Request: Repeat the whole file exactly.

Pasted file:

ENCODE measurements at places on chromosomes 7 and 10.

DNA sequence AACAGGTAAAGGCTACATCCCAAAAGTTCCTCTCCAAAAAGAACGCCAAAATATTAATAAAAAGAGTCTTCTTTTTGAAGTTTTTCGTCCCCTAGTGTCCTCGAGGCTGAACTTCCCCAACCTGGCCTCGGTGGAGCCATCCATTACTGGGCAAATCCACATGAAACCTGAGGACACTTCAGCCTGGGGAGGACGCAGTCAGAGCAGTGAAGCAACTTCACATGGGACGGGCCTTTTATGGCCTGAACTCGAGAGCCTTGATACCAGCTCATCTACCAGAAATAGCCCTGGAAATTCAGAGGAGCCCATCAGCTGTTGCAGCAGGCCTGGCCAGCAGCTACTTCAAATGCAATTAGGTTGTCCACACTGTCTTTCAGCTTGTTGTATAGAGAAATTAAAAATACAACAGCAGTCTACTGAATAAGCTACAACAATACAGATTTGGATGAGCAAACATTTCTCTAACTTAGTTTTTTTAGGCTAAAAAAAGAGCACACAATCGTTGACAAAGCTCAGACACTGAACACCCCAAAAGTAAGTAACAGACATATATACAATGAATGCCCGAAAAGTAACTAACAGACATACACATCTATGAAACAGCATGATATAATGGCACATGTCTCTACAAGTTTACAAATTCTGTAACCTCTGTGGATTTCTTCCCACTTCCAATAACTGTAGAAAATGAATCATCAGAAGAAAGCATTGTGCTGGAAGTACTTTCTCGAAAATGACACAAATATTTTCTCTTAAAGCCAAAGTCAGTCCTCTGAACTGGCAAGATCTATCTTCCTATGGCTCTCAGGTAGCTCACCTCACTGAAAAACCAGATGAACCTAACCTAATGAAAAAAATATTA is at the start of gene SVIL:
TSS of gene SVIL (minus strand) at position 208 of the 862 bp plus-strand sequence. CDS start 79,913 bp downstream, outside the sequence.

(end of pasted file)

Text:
ENCODE measurements at places on chromosomes 7 and 10.

DNA sequence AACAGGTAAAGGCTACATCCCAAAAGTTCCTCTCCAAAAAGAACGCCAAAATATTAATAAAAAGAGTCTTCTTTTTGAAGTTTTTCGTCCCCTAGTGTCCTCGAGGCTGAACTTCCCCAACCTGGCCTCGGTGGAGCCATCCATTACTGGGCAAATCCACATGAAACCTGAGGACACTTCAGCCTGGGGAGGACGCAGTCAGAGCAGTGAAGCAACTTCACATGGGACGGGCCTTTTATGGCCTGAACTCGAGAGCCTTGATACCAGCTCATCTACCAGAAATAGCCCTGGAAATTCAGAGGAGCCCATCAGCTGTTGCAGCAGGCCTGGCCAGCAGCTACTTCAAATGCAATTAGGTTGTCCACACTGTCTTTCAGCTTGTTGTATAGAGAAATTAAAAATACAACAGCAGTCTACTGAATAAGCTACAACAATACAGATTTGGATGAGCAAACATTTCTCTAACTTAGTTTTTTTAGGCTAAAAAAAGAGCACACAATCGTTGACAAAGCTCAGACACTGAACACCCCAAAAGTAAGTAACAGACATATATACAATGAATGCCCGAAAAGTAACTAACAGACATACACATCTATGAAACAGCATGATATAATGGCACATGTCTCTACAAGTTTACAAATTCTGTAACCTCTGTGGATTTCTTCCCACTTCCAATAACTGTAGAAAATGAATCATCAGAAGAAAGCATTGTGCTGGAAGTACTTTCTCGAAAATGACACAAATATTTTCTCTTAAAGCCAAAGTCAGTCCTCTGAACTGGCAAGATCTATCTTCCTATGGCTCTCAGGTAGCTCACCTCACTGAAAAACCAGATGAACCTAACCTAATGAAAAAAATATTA is at the start of gene SVIL:
TSS of gene SVIL (minus strand) at position 208 of the 862 bp plus-strand sequence. CDS start 79,913 bp downstream, outside the sequence.